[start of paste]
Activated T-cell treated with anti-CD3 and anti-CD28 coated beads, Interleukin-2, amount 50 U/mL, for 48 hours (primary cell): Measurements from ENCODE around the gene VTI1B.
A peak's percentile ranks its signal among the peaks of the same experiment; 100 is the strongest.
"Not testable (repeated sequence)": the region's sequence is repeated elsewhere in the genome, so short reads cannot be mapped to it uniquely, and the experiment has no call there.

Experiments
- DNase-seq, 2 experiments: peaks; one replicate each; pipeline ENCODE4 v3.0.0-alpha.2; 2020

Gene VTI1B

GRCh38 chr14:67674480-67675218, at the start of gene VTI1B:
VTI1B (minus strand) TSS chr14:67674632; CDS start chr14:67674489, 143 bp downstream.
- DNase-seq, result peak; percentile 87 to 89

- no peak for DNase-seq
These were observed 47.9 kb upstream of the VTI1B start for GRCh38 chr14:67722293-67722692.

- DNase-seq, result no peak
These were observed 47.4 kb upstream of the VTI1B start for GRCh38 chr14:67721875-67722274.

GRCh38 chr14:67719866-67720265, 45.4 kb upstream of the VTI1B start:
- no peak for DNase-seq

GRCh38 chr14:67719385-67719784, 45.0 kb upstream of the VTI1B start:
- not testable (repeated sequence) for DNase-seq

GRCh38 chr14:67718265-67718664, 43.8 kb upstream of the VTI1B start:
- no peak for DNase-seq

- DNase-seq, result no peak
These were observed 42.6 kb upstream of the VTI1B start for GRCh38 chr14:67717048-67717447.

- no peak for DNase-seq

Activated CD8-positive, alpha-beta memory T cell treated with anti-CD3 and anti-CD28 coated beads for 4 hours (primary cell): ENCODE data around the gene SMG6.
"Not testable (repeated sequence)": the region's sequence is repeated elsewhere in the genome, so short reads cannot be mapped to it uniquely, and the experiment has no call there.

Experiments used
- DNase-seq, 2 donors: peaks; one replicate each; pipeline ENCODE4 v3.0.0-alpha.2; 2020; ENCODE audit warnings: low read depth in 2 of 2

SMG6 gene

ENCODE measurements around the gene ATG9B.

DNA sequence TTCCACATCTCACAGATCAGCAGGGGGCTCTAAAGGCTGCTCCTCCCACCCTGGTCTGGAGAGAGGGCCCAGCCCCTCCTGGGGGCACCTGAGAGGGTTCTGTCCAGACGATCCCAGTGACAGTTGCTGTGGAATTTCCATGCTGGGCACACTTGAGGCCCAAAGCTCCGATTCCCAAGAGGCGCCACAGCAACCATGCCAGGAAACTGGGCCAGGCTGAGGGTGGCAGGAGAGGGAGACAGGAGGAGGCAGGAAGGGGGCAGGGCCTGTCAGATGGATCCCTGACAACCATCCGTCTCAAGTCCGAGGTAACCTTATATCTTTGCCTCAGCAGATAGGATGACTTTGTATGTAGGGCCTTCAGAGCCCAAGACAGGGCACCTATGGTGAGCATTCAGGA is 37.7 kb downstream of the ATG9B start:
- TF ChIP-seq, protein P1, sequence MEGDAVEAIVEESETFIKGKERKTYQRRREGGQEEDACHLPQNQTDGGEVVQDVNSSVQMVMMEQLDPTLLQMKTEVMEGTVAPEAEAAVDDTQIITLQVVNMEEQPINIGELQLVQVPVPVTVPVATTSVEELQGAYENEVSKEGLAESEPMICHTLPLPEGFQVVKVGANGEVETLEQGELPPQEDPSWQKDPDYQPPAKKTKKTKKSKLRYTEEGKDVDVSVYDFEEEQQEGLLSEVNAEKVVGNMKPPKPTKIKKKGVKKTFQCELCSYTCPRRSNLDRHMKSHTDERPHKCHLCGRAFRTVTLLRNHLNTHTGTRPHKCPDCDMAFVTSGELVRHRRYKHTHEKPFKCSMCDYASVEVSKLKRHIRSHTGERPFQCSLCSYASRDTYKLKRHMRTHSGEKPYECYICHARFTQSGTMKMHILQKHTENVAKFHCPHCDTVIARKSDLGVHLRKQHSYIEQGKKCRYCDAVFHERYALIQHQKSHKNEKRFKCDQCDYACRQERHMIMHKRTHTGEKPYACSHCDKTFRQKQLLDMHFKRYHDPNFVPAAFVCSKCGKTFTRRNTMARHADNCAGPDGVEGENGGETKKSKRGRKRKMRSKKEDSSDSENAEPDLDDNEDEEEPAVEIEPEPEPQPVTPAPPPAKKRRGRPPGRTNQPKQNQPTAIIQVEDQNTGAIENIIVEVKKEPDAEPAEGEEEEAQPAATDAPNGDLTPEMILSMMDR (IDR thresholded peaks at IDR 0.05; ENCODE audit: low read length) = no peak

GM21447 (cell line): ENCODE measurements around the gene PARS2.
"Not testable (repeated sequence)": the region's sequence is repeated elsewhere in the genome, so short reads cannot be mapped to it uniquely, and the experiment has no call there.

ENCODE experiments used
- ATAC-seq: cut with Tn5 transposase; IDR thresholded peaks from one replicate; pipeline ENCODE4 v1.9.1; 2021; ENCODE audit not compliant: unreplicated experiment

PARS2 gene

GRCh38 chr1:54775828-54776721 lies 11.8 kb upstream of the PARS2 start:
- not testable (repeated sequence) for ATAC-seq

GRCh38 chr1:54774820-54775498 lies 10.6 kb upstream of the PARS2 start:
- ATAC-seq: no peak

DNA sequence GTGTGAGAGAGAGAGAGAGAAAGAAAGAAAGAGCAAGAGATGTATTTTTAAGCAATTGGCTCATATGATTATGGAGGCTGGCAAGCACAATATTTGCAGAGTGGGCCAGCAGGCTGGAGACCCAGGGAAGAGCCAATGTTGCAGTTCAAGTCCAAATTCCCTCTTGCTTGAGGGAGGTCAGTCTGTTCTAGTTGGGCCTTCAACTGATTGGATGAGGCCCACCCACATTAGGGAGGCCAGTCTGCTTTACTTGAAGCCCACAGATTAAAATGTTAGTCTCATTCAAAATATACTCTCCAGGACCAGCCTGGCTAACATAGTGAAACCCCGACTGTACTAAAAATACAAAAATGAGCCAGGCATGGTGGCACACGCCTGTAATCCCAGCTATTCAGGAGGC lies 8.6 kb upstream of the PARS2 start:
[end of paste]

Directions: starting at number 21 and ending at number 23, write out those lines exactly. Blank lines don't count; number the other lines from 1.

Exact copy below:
These were observed 42.6 kb upstream of the VTI1B start for GRCh38 chr14:67717048-67717447.

- no peak for DNase-seq

Activated CD8-positive, alpha-beta memory T cell treated with anti-CD3 and anti-CD28 coated beads for 4 hours (primary cell): ENCODE data around the gene SMG6.